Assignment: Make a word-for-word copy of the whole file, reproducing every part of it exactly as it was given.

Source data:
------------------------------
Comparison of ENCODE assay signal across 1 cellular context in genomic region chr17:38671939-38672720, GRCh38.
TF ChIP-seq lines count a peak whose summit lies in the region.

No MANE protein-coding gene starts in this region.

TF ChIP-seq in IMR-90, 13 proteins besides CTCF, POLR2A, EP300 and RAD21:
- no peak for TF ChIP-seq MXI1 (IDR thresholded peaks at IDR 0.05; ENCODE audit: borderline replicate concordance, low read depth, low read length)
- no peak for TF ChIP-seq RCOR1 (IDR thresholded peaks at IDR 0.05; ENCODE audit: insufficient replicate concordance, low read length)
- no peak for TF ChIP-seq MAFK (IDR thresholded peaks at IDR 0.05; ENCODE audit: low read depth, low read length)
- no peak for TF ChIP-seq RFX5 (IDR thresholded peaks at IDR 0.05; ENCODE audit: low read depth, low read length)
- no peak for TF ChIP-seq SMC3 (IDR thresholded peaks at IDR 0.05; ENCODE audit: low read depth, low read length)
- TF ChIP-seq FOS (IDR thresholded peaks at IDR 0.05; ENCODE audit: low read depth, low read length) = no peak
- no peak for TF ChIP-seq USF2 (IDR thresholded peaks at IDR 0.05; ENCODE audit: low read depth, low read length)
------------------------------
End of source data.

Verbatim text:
Comparison of ENCODE assay signal across 1 cellular context in genomic region chr17:38671939-38672720, GRCh38.
TF ChIP-seq lines count a peak whose summit lies in the region.

No MANE protein-coding gene starts in this region.

TF ChIP-seq in IMR-90, 13 proteins besides CTCF, POLR2A, EP300 and RAD21:
- no peak for TF ChIP-seq MXI1 (IDR thresholded peaks at IDR 0.05; ENCODE audit: borderline replicate concordance, low read depth, low read length)
- no peak for TF ChIP-seq RCOR1 (IDR thresholded peaks at IDR 0.05; ENCODE audit: insufficient replicate concordance, low read length)
- no peak for TF ChIP-seq MAFK (IDR thresholded peaks at IDR 0.05; ENCODE audit: low read depth, low read length)
- no peak for TF ChIP-seq RFX5 (IDR thresholded peaks at IDR 0.05; ENCODE audit: low read depth, low read length)
- no peak for TF ChIP-seq SMC3 (IDR thresholded peaks at IDR 0.05; ENCODE audit: low read depth, low read length)
- TF ChIP-seq FOS (IDR thresholded peaks at IDR 0.05; ENCODE audit: low read depth, low read length) = no peak
- no peak for TF ChIP-seq USF2 (IDR thresholded peaks at IDR 0.05; ENCODE audit: low read depth, low read length)